It wasn't supposed to end like this. Nearly four years ago, Kathie Lockwitch brought home a German shepherd puppy. Baron would become the disabled woman's best friend and helper, a literal crutch to bolster her. Lockwitch figured he would be her service dog until he got too old to hold her steady. On Saturday evening, Lockwitch sat on the ground in front of her house on Flamingo Lane, crying and petting the 120-pound dog's face as he struggled to nuzzle up to her.
"He tried twice to get up onto my lap," Lockwitch, 50, recalled this week.
The driver of the pickup truck who had barrelled into Baron moments earlier stopped briefly, then screeched away, she said.
The man is known to speed down the neighborhood's narrow streets, Lockwitch said as she sat in her family room. Baron's empty harness rested on a nearby coffee table.
Lockwitch wants the driver found.
"Next time," she said, "is it going to be a child?"
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A speeding car and terrible crash in Pennsylvania in 1978 is largely to blame for the health problems that prompted Lockwitch to train a service dog more than three decades later.
A Thunderbird crossed the center line and slammed into Lockwitch and another girl as they walked along the roadside. Lockwitch's friend was killed.
Lockwitch spent the next three years learning how to walk again. Later, she developed spinal cysts.
The former firefighter and emergency medical technician has been officially disabled since 1994, the same year she was diagnosed with lupus. She has no feeling in her right leg, wears a brace and cannot walk without a cane. She suffers from an irregular heartbeat and tires easily.
Lockwitch worked as a dog trainer during her early 20s. As her health deteriorated, it dawned on her and her husband, Greg, that a dog could do more than keep her company.
"We've always known there was probably going to be a time when I needed assistance," she said.
In early 2009, Lockwitch went to a friend's house to pick out a puppy. The mother of the litter picked one up in her mouth and dropped it in Lockwitch's lap.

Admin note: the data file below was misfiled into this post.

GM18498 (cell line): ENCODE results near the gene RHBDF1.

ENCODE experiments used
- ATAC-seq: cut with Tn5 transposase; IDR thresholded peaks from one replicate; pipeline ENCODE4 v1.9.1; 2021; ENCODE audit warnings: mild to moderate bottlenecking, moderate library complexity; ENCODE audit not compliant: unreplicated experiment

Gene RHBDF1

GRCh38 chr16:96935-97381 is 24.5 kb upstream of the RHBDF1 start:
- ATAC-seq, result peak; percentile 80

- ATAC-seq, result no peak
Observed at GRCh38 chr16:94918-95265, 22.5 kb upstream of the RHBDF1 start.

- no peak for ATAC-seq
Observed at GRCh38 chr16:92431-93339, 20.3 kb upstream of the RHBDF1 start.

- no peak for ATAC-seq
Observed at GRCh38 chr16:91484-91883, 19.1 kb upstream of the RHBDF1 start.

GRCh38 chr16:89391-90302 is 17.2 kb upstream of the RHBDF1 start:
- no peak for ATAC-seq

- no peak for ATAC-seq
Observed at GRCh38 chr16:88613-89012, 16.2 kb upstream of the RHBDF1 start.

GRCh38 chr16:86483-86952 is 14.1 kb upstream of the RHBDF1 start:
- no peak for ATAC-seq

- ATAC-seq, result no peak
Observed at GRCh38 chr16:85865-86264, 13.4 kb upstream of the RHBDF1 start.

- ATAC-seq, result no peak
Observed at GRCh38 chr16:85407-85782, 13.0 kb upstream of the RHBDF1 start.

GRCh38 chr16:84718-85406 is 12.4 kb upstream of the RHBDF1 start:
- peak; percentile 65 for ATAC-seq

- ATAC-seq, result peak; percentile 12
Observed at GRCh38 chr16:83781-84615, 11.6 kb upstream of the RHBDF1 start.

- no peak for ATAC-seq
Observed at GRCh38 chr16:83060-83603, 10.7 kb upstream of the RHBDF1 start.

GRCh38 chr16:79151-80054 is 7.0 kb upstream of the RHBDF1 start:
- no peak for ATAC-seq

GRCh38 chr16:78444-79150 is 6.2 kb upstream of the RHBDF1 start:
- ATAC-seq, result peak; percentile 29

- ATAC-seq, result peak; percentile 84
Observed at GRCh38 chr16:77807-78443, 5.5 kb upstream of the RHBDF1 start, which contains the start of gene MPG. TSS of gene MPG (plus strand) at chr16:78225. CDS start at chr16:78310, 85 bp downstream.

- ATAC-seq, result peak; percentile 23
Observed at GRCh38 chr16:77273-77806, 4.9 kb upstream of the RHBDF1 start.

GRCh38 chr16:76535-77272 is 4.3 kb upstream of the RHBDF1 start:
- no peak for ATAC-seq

"It was like she was saying, 'Here's your dog,' " Lockwitch said.
Baron's intelligence and temperament made him well suited to a dual role as pet and service partner.
He calmly tolerated playful swats and nips from the family cat and allowed Lockwitch's 2-year-old grandson, Caleb, to sit on his back.
He learned hand signals to sit and stay and was trained to act as a support to help Lockwitch get up if she fell. He could sense when she overexerted herself, she said, and would nudge until she sat down. Once, when Lockwitch passed out, Baron howled until Greg woke up.
Lockwitch registered him with the county in 2010. He tag said "SD No. 102."
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Greg, Caleb and Lockwitch's 20-year-old daughter, Whitney, were playing fetch with Baron a little before 7 p.m. Saturday when the small, older-model pickup came zooming south on Flamingo. Kathie could see the street and yard from her oversized easy chair in the family room.
According to the Lockwitches, this is what happened next:
A neighbor yelled at the driver — a thin man in his mid to late 20s — to slow down. The man did slow for a moment, apparently to see who was yelling, then gunned the engine again.
About the same time, Whitney threw a Frisbee that bounced off Baron's nose. He chased the rolling disc into the road, just beyond the edge of the driveway, as the truck approached.
The impact threw the dog at least 40 feet.
"I'll never forget the sound of that truck hitting him," Kathie said.
The man stopped, leaned out the window and yelled that the family shouldn't be playing in their front yard. You shouldn't be speeding, Whitney shouted back. The man said he wasn't, then punched the gas again. He was gone before anyone could jot down a tag number.
The family called the Hernando County Sheriff's Office, and a deputy arrived a short time later.
There is little the Sheriff's Office can do unless someone provides a lead, said Lt. Matt Lillibridge. The driver could be given a criminal traffic citation for leaving the scene of a crash resulting in property damage.
"We're at standstill until we get a break," Lillibridge said.
He noted, gently, that owners are responsible for restraining their dogs.
The Lockwitches say they understand that. But they also want the man to be held accountable for driving recklessly in their neighborhood and then speeding away after he hit a dog.
"It's not going to bring Baron back, but it could save somebody else," Kathie said.
She said she's not sure how to replace Baron. She no longer has the ability to train a dog herself, so the couple would have to spend thousands of dollars they don't have on a professional trainer.
In the meantime, Baron has been buried under lush grass on Greg's parents' farm near Bushnell. Kathie picked out a black marble marker with Baron's picture on it.
When she told her story to the man taking the order, he refunded her money.
Reach Tony Marrero at email@example.com or (352) 848-1431. Follow him on Twitter @TMarreroTimes.